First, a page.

Aberystwyth Transitions Reading Group Blog

Humans: the real threat to life on Earth?

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The number of us or the lifestyle of the global elite? A couple of nice links:

 Ten Billion: If population levels continue to rise at the current rate, our grandchildren will see the Earth plunged into an unprecedented environmental crisis, argues computational scientist Stephen Emmott in this extract from his book Ten Billion… Some terrifying stats, but not the uncritical view of the economic model one might expect from the head of computational science at Microsoft. Well worth reading, this extract, maybe even buying the book… http://www.guardian.co.uk/environment/2013/jun/30/population-growth-wipe-out-life-earth

 Global Collapse: Monty Don presents Shared Planet, the series explores the crunch point between human population and the natural world. In the latter half of the programme, Don examines the wider issues of species abundance and people and interviews one of the authors of a recent paper ” Can a Collapse of Civilisation be Avoided” published by The Proceedings of The Royal Society with one of its authors Professor Paul Ehrlich from StanfordUniversity. Also in the programme Dr Joe Smith (environmental geographer) from The Open University, an expert in environment and the media, exploring how the media should keep up with such apocalyptic headlines ‘hell doesn’t sell’ (but shouldn’t we look to citizen rather than consumer values with respect to climate change mitigation and nature conservation?) http://www.bbc.co.uk/programmes/b02ykrd1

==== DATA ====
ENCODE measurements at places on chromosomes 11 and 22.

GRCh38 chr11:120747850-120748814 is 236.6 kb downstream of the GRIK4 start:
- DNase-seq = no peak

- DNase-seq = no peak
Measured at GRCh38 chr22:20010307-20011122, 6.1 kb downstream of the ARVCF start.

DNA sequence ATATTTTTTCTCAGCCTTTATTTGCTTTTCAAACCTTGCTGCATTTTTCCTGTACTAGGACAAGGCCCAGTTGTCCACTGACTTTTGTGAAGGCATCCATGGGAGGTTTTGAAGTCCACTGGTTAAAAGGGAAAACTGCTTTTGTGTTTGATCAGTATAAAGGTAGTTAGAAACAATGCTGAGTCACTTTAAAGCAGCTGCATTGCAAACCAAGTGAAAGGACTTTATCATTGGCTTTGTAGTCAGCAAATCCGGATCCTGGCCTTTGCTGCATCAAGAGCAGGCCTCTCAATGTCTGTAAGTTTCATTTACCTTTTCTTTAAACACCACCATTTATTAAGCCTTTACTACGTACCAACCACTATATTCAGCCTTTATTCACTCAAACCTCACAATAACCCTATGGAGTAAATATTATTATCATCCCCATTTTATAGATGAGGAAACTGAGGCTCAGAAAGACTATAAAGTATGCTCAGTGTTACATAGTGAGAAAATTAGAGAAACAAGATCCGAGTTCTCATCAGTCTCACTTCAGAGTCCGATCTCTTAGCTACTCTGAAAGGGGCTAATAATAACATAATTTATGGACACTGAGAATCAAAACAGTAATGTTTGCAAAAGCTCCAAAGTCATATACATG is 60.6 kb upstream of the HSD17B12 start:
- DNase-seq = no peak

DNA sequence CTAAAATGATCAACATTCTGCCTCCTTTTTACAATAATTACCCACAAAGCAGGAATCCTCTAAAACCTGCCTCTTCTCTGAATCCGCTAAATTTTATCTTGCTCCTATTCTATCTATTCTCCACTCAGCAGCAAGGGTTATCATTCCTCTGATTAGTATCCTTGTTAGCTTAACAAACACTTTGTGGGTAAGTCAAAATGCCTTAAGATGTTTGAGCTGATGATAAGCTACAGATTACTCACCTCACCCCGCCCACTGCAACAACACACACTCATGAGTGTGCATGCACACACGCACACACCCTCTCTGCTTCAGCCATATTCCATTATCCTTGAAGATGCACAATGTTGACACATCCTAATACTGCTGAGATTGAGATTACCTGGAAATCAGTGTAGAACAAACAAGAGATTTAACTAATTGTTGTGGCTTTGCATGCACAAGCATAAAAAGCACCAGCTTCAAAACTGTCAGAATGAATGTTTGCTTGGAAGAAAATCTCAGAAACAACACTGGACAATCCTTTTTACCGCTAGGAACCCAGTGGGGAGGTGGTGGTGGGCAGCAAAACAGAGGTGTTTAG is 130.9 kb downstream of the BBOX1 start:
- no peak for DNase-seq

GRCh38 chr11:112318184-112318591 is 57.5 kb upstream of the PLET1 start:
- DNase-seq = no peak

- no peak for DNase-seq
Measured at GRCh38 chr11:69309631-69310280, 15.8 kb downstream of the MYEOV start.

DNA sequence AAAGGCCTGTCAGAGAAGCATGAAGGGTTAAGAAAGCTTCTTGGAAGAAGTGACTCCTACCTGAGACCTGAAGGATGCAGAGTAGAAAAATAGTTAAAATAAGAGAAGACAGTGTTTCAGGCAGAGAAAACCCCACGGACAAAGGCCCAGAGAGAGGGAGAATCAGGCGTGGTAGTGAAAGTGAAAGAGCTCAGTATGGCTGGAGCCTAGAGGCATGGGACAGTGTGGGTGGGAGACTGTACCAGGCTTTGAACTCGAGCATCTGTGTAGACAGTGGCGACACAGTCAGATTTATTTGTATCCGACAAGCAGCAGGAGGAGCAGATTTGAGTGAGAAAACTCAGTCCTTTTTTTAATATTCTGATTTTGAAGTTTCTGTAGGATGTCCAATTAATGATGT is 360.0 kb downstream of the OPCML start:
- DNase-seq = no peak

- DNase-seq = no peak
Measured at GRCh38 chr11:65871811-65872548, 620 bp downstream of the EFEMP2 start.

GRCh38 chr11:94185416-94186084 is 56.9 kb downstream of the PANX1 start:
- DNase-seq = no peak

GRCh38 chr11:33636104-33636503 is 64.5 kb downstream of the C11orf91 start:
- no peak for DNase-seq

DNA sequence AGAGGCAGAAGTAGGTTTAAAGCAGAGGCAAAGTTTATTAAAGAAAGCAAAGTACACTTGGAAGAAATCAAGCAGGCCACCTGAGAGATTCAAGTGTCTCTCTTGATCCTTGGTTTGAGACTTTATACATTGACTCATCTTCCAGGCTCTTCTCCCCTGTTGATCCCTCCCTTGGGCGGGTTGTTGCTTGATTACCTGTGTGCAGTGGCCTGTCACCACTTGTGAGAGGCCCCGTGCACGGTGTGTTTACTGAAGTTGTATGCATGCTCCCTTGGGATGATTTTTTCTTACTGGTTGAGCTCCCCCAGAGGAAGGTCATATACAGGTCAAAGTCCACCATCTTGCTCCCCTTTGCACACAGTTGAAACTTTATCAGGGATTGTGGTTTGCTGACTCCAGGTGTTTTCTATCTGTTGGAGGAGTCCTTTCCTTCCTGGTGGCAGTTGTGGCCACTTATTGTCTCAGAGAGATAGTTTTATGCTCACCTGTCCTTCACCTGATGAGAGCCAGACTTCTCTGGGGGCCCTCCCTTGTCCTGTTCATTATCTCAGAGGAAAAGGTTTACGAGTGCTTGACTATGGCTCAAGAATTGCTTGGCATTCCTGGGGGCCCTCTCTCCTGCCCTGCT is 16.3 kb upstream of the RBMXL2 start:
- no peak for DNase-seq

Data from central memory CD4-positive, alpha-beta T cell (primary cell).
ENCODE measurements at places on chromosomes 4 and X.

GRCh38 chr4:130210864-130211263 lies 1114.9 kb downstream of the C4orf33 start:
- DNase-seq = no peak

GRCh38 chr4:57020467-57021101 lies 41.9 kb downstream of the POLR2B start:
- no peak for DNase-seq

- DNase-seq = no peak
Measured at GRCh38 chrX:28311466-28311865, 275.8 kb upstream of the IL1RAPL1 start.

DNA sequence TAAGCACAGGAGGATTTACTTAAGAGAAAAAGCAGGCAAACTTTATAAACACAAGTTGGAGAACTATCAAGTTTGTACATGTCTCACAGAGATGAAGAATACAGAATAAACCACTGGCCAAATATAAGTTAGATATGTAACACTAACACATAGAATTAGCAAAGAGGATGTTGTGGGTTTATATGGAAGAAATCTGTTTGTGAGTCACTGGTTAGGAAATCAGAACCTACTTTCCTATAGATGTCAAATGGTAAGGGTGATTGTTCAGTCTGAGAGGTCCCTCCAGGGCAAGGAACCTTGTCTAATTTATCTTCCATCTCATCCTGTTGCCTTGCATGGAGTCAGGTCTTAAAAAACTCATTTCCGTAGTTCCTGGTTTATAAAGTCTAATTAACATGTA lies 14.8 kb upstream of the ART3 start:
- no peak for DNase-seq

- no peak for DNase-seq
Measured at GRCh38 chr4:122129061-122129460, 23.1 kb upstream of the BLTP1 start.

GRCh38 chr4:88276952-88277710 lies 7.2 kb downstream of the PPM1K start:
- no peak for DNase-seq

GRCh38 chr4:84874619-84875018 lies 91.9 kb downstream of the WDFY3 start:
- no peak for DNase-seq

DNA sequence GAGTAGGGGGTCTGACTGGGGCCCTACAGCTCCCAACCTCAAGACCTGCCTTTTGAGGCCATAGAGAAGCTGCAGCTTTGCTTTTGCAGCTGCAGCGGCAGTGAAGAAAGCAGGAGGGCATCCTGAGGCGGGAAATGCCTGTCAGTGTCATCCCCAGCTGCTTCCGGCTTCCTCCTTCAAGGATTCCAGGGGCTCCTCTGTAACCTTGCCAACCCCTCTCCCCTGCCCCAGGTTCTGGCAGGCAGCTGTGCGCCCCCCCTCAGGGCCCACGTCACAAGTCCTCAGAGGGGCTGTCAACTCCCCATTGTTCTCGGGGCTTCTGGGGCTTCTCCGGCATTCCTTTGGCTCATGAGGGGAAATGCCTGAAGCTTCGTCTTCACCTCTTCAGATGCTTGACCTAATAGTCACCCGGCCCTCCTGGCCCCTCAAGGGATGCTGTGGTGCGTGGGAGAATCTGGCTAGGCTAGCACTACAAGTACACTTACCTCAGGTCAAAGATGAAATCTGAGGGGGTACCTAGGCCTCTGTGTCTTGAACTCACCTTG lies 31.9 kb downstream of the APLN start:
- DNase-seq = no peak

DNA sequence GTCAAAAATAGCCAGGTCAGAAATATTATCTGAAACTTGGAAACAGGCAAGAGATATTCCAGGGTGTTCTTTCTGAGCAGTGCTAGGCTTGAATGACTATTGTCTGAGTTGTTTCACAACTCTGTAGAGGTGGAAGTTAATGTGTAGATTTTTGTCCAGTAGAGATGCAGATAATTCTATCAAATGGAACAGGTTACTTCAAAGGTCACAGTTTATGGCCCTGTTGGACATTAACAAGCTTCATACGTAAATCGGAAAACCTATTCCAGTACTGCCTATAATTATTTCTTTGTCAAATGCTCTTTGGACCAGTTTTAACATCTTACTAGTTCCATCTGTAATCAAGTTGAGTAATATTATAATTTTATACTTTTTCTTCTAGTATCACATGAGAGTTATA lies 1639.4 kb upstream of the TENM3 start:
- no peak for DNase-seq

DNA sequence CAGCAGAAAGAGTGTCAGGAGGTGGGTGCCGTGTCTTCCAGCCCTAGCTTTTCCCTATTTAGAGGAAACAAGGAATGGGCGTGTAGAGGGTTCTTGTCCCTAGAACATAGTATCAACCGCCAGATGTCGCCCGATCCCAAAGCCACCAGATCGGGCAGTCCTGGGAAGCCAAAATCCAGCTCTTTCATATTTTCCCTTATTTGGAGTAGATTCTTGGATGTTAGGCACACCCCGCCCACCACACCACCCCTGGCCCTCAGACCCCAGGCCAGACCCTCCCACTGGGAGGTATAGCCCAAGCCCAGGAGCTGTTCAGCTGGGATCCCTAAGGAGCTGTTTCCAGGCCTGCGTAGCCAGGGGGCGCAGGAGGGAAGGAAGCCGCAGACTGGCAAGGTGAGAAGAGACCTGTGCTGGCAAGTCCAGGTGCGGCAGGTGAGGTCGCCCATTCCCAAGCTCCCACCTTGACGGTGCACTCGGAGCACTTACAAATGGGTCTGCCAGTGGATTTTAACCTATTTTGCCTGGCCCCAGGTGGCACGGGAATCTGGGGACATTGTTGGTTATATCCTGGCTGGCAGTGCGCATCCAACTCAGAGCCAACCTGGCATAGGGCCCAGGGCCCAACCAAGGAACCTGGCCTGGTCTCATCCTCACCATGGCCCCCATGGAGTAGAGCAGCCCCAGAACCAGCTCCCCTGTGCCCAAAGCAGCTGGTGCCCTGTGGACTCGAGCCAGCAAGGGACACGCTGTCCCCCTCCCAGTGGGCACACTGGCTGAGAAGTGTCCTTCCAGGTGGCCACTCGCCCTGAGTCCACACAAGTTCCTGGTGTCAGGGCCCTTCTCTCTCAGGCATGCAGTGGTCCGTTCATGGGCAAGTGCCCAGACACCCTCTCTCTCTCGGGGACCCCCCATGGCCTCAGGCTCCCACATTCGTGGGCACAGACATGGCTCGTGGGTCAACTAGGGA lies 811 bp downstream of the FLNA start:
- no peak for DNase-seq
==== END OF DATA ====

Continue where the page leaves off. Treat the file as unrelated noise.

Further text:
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Author: masonk4

Academic, activist, clown, rebel, insurgent...

One thought on “Humans: the real threat to life on Earth?

  1. John Gray rips apart Danny Dorling’s analysis as ideology and bigs up Stephen Emmot’s book which apparently isn’t (but is, of course – just more the prevalent ideology). Emmot seems to present an analysis based on undifferentiated numbers of people, while Dorling highlights inequality and distribution of wealth… Gray slates Dorling for encouraging us to ‘tell new stories’ but doesn’t seem to notice that it’s what Emmot is advocating too: Individuals must consume less. But some individuals – the majority – need to consume more. That must surely be part of the story? http://www.guardian.co.uk/books/2013/jul/05/ten-billion-stephen-emmott-review?INTCMP=SRCH

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